Meet College of Sciences Alumna Sue E. Payne, Retired Oil Industry Executive
Sue Payne has been blazing trails for women in science and technology since the 1970s, when she was studying for her B.S. in physics at Georgia Tech. She went on to enjoy a successful 37-year career in the male-dominated oil and gas industry.
Sue Payne carved out a successful niche for herself in the "boys' club" of the oil and gas industry.
It took an early 1970s version of girl power to help Sue E. Payne get past a difficult problem in a Georgia Tech lab. The answer to the problem involved, of all things, a Barbie doll.
At the time, Payne was one of approximately 250 women among 7,000 students at Tech. With other undergraduate students in a physics lab, she was trying to create a hologram. The team was having a hard time because it didn’t have the right equipment. They needed something small and three dimensional to hold the material that would produce the holographic image.
Payne’s answer: one of her Barbies. She and her fellow students wrapped the doll’s torso with reflective material before bombarding it with a laser. “That was the first successful hologram that my team made,” she says with a laugh.
Payne cites that memory as an example of how Georgia Tech taught her to outthink her problems. “It’s about how you figure out how to get something done, how you persist in solving a problem or move through a challenge,” she says. “Georgia Tech taught me persistence and perseverance.”
Those lessons served her well in her post-Tech life in one of the most male-dominated business sectors, the oil and gas industry.
Payne, who received her B.S. in physics in 1975, went on to a 37-year career as a geophysicist and executive with ExxonMobil. She retired in 2011 as Manager of Geoscience Resources, responsible for training and deploying about 1,500 geoscientists to oil and gas exploration positions worldwide.
Payne was well-experienced for those responsibilities. Her career started in 1976 with Mobil, which merged with Exxon in 1999. In the beginning, she was processing seismic data from potential drilling sites and making recommendations based on analytics. Later, as an executive, “I was negotiating everything from development projects, to upgraders (facilities that turn heavy-grade oil into higher-value crude oil), to electric power projects in Bolivia, to exploration projects in Peru,” she says, “the full gamut of ExxonMobil’s interests.”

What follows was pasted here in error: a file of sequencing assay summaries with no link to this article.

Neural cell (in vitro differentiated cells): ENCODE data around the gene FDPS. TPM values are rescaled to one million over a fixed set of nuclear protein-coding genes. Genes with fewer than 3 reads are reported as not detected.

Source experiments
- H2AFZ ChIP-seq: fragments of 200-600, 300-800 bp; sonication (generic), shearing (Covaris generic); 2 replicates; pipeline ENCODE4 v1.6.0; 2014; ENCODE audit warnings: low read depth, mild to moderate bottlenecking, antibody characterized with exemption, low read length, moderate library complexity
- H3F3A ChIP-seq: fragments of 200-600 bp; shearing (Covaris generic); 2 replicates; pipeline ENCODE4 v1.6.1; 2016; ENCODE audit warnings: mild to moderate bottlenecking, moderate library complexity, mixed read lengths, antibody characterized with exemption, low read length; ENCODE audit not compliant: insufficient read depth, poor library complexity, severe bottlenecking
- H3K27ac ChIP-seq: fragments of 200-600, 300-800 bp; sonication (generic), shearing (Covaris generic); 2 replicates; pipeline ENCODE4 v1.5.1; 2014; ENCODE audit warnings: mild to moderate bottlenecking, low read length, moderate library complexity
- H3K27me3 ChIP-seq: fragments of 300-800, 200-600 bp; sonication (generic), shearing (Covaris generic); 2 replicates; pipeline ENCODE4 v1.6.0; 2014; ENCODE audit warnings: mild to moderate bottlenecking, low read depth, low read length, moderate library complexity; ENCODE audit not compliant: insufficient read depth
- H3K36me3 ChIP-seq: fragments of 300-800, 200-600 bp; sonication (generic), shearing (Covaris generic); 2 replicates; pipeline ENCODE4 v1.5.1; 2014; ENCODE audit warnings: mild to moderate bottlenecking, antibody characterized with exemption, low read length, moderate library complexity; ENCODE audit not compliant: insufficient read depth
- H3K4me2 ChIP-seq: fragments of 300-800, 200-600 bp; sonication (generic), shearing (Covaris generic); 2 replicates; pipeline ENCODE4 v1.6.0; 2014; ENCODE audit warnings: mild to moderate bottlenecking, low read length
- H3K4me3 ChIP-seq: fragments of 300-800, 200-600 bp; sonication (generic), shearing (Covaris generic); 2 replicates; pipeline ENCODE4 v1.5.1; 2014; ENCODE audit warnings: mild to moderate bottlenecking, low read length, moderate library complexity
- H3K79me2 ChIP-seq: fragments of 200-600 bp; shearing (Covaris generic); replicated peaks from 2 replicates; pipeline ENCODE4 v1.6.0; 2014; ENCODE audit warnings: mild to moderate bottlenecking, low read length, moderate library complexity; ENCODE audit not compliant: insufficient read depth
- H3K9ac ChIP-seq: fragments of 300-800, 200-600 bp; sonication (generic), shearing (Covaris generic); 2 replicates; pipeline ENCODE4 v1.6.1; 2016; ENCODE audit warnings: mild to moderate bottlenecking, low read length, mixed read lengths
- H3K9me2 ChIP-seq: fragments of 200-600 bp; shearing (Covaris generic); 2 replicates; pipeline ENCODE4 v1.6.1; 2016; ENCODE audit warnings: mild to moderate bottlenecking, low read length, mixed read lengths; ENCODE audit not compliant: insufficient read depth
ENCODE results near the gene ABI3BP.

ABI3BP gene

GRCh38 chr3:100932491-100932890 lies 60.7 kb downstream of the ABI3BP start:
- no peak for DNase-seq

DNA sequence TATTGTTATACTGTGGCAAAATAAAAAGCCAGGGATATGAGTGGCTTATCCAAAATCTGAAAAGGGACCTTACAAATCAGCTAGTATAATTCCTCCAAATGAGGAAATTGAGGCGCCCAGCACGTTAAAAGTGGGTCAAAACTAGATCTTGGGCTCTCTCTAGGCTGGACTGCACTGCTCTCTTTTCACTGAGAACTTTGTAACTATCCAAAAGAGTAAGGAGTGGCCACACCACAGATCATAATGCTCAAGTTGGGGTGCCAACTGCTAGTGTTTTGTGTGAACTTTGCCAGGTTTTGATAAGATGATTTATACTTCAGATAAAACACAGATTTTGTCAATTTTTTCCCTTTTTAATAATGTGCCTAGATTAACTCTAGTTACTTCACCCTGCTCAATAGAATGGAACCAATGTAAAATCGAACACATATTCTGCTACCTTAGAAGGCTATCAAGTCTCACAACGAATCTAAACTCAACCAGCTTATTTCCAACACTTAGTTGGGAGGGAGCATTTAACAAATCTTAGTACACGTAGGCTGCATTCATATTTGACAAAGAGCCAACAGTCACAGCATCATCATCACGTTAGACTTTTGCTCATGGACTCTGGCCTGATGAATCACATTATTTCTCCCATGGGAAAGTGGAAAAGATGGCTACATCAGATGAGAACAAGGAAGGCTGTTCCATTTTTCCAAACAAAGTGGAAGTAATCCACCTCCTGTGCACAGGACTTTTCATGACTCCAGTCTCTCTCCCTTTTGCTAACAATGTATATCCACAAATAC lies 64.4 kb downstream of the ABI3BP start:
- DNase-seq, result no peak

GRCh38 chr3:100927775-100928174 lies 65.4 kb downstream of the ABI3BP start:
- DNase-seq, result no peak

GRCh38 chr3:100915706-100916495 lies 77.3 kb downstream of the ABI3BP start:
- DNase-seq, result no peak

Payne says she never encountered overt sexism while at ExxonMobil. Yes, men working on oil rigs in the 1970s had pictures of nude women in their lockers, she says. “We were dealing with an industry that still advertised drill bits using scantily clad models.”
She decided to fight sexism indirectly. For example, when preparing for a business trip to South America and how to deal with its “very macho, male culture,” she got the best advice from a woman entrepreneur who worked in the region.
“She told me: ‘You walk into the room and demonstrate you know what you’re doing. If you have the confidence, you’ll get the respect that you need,’” Payne recalls. “Confidence was ingrained in me by then. Probably a lot of that was developed at Tech.”
Encouraging Students in STEM
Growing up in Georgia and given her love and good grades in high school math and science, Payne leaned toward Georgia Tech because of its reputation. Her high school guidance counselor, however, tried to steer her parents away from Tech. Payne remembers her counselor saying that a girl as smart as she is should try international studies. The counselor believed “a girl will never be successful in engineering or the sciences,” Payne recalls. “I was hell-bent on coming to Georgia Tech after I heard that.”
While at ExxonMobil, Payne helped create supportive environments for students like her – interested in science, engineering, and technology careers – and served as chief operating officer of the National Math and Science Initiative, from 2011 to 2013. The nonprofit organization aims to expose students, especially girls and youth in underserved communities, to science, technology, engineering, and math (STEM) education. As a result of this and other efforts, the federal government, states, and school districts have increased their STEM efforts in grades K-12 over the past few years.
“The good news is that we’re now talking more about STEM education overall,” Payne says. “But we are nowhere near where we need to be, and the key thing comes down to teacher training – getting teachers who have the content knowledge and the capability to go into a classroom and engage students.”
Advice for Students
As for students already engaged in STEM fields at Georgia Tech, Payne, who sits on the Georgia Tech College of Sciences Advisory Board, has several pieces of advice:
- Don’t limit yourself. Take advantage of the opportunity Georgia Tech gives you to explore science, engineering, everything.
- Take advantage of undergraduate research and multidisciplinary teams that get put into place to solve problems.
- Take a course completely outside of your discipline.
- If you’re a business-minded student, don’t think just of engineering as your only path to business. My degree is in physics, and I’ve spent the last 37 years in business.